Spoilers for the riddles in the last chapter, if anyone was interested in solving them :)
The second riddle on the page is an overused one. I know the answer from past riddle-solving experience, so I quickly jot down, "The man's horse is named Sunday." Then, I turn my attention to the first riddle, mouthing it silently to myself.
To help me visualize what the riddle is asking of me, I draw a family tree on the back of the sheet of paper, linking each daughter to a single brother. "But then each sister would have six brothers, not one," I murmur, confused. Then the answer hits me and I laugh at my own stupidity as I write it down.
"There are nine people in the family because the sisters all have the same brother," I scrawl and begin working on the final riddle.
A few minutes later, and I am utterly confused. I have tried to look at the probability side of it, noting down messy fractions, but that didn't work out no matter which way I wrote it, and I find it unlikely that the answer to a riddle is guesswork. "If math doesn't hold the answer," I mutter, "the words must."
Yet a few more minutes later, I am still confused. I have dissected each word and still found nothing - no hidden messages or double meanings. The sentence about the test being fair is interesting because it had no other discernible purpose in the riddle, but outside of that, I am at a loss.
"I've tried math, I've tried reading," I murmur, finding it easier to keep track of my thoughts if I voice them aloud. Then, I read over the "fair test" sentence once more, still befuddled by it, and gasp with realization.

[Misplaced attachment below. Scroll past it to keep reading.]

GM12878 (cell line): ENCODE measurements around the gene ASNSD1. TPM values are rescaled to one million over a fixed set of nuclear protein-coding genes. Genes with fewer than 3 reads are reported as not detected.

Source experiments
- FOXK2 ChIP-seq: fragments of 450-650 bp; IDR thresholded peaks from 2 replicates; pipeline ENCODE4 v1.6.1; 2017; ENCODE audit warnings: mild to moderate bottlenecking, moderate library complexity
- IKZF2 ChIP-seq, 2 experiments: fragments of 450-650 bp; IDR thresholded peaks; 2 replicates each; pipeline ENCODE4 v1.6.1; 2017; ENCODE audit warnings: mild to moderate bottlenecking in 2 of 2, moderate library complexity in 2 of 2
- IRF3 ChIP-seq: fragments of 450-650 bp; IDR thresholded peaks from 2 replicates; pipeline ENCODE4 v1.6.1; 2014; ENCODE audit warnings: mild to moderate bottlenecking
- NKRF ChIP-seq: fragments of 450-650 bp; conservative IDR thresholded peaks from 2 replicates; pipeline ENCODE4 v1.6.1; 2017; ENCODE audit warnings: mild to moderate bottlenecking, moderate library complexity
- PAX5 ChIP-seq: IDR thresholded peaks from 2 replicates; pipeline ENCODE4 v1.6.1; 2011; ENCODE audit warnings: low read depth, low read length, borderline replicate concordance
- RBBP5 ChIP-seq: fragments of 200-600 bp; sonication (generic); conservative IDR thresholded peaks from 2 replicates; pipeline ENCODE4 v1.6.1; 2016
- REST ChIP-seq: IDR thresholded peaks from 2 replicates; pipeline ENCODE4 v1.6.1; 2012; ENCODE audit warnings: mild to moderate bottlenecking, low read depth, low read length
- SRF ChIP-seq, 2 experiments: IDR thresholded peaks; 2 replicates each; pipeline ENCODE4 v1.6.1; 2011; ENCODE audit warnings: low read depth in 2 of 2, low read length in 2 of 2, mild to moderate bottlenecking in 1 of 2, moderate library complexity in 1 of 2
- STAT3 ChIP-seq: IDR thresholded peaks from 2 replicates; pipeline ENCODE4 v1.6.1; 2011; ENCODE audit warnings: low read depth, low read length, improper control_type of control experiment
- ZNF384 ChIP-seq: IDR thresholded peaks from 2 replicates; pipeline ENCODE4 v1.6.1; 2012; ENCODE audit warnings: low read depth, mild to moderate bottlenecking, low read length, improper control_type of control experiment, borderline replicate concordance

I turn to the rest of the empty room as if addressing a crowd, feeling a little of the Voice wriggle its way in. "According to the probability fractions, the test would be fairer if you were also wearing a white hat." I turn back to the paper, jot down my answer, and move to the next pedestal, grinning wildly.
This paper is a singular, simple logic grid puzzle. The back of the paper has the facts to help me solve the logic grid while the front is the puzzle itself. It is relatively easy and I solve it in a matter of minutes with few mistakes.
I wonder offhandedly if the others had received the same puzzles, or if theirs were more fitted to their individual abilities. For example, Deirdre would truly struggle with every aspect of the first page of riddles, while Jake, being a history buff who had likely read the riddles somewhere before, would breeze through them in a couple of minutes.
The third pedestal has a sheet of riddles of more abstract, poetic natures. The first reads, "What belongs to you but others use it more than you do?" The second is, "I don't have eyes but once I did see. Once I had thoughts but now I'm white and empty." The final one says, "I'm tall when I'm young and I'm short when I'm old. What am I?"
I have heard of the final one before, so I quickly write down, "Candle." The second one, I think with a laugh, is easy for someone like me. I scrawl, "Skull."
Then there is the first one.
"It can't be a physical thing," I muse softly. "Riddles very rarely talk about physical things. So it's something all humans have..."
I quickly run through the list. Fingers, toes, skin, eyes, hair, mouths, noses, organs, blood, bones, muscle...
"Still too literal," I mutter, frustrated , hitting my forehead lightly with my open palm. "Abstract, abstract! I have an age, I have a birthday, I have dreams, I have hopes, I have wants, I have needs, I am Sage Greene...Name! Oh! Name!" I write it down on the paper and, feeling incredibly satisfied at my own genius, I move on to pedestal number four.